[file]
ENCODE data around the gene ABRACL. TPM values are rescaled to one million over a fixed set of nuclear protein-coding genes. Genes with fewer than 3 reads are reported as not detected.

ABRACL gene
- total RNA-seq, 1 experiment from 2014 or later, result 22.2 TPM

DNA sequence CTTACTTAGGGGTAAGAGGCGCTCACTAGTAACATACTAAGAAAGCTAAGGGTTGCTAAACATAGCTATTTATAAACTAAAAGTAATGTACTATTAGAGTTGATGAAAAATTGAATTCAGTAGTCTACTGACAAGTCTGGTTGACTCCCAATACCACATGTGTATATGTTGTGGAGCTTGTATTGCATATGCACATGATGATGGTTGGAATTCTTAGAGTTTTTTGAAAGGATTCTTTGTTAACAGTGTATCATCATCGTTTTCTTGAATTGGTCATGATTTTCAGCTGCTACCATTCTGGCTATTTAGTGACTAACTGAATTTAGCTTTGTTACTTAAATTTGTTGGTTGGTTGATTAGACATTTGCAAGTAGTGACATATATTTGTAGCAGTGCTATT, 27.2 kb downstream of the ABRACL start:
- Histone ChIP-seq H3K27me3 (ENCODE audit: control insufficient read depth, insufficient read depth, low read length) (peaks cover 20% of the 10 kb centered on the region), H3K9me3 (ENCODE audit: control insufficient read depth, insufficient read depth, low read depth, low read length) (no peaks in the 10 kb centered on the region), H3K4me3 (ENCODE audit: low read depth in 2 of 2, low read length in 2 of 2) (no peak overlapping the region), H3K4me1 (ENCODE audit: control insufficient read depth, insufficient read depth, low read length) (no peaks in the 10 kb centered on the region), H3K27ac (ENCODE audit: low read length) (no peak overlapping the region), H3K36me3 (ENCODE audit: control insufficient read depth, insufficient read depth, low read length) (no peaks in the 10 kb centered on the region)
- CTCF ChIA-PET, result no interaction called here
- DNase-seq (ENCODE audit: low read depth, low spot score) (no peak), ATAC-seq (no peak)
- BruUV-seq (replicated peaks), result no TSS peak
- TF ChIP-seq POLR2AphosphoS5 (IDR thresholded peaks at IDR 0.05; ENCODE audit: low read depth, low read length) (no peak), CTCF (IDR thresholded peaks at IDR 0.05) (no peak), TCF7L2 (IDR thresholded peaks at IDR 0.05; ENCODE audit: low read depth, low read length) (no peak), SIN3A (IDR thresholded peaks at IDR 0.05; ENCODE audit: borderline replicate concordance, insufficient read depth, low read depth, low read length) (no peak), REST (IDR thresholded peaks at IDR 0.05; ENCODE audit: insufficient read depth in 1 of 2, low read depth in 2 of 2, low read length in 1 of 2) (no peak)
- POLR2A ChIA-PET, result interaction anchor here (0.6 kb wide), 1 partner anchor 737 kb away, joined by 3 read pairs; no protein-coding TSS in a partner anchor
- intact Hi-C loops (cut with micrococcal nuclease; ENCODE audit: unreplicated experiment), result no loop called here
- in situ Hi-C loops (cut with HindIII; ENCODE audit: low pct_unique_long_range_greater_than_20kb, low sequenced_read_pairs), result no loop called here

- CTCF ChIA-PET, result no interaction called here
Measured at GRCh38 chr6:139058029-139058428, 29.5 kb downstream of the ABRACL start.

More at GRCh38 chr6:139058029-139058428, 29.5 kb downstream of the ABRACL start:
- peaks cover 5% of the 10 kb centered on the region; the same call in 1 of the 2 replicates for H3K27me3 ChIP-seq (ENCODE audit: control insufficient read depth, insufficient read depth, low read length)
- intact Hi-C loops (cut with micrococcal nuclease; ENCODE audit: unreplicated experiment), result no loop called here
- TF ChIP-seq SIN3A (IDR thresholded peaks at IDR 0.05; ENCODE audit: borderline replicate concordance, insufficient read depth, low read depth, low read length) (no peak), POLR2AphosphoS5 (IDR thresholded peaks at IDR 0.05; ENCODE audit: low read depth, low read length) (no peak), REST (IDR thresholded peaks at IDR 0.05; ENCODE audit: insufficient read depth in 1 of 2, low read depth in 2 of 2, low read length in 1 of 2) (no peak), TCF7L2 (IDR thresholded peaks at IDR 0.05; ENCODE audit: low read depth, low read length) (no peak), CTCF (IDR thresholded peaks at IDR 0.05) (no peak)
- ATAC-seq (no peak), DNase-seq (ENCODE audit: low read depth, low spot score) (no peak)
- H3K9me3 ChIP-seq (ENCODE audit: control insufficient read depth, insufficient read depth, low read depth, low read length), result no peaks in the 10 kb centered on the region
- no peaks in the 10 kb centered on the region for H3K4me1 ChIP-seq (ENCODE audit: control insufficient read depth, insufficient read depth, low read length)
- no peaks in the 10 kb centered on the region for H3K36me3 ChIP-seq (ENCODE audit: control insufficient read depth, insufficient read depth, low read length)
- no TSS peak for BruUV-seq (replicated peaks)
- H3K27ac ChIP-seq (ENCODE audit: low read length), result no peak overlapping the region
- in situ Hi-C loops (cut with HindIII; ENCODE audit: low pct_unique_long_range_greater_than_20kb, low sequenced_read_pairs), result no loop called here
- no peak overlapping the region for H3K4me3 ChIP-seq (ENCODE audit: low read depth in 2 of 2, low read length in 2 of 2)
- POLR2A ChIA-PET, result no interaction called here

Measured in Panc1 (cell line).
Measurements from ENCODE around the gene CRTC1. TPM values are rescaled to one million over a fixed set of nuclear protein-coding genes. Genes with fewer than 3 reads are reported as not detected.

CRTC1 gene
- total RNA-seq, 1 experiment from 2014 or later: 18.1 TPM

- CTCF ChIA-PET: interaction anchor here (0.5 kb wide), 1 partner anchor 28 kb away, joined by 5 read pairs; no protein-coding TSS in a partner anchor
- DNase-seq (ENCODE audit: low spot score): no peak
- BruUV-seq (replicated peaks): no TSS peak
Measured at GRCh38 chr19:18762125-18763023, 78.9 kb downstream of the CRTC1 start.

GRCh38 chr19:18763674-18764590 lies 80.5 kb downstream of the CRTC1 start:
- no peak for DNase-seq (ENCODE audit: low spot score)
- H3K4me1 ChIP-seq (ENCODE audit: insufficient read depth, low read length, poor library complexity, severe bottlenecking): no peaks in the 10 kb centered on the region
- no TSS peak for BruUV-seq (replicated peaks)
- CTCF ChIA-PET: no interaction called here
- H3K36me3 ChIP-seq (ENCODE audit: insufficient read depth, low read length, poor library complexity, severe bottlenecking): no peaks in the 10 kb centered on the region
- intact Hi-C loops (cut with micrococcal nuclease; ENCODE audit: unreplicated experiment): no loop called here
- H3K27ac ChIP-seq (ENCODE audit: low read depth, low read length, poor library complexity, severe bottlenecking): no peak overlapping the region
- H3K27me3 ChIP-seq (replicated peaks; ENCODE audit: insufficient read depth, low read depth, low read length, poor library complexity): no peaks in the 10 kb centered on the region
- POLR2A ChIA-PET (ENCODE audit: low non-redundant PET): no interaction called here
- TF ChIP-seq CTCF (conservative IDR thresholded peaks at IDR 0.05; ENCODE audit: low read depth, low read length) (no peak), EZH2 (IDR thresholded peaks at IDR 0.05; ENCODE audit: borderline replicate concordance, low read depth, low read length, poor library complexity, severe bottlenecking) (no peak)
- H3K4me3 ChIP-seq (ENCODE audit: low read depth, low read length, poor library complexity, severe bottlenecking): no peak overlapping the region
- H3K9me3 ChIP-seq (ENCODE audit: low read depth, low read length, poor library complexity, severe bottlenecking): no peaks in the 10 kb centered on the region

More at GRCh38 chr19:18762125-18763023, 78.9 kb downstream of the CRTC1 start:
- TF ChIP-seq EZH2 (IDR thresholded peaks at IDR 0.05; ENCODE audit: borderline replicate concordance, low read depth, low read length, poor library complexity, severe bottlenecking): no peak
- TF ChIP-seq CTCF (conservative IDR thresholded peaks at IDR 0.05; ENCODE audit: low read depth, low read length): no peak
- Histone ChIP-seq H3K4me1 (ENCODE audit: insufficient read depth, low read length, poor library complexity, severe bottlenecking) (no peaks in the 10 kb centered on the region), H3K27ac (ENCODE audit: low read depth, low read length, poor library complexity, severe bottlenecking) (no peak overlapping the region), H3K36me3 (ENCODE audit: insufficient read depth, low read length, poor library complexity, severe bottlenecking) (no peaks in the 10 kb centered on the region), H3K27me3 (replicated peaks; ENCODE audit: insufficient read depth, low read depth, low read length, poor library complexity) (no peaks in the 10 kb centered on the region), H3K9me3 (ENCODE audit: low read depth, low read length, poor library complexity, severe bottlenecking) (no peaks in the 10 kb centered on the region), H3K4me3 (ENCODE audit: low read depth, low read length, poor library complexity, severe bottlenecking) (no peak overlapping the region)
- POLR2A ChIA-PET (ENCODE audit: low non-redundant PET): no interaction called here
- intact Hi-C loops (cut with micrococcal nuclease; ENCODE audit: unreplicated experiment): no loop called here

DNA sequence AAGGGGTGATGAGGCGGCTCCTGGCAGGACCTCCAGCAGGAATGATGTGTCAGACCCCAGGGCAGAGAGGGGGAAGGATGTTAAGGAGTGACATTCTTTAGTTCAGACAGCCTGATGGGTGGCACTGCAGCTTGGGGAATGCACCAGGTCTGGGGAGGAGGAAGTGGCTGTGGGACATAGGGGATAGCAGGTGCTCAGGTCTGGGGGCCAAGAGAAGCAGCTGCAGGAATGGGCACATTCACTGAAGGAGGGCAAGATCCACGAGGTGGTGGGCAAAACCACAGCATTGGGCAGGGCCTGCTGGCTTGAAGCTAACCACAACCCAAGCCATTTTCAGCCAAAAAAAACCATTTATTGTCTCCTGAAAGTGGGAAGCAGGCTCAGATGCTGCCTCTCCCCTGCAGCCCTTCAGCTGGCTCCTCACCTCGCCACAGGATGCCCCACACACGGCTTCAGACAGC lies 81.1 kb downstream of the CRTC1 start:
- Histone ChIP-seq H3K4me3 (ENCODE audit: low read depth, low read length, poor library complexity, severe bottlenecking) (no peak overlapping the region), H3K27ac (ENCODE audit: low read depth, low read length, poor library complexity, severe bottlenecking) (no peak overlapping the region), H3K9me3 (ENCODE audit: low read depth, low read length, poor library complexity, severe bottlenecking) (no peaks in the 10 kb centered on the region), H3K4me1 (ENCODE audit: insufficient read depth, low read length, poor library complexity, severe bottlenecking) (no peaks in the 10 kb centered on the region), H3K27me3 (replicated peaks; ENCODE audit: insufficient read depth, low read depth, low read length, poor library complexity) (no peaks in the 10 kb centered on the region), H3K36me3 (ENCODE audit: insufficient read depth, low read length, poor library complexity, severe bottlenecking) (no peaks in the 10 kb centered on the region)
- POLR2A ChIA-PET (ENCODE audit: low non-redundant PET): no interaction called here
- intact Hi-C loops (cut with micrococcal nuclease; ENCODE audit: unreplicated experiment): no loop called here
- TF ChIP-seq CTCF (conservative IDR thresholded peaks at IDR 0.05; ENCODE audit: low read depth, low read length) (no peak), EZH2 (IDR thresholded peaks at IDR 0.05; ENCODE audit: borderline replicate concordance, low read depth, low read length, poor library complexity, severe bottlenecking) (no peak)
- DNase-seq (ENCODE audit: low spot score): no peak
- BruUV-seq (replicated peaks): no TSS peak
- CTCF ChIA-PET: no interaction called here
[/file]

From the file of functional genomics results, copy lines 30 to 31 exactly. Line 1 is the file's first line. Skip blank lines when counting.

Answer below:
CRTC1 gene
- total RNA-seq, 1 experiment from 2014 or later: 18.1 TPM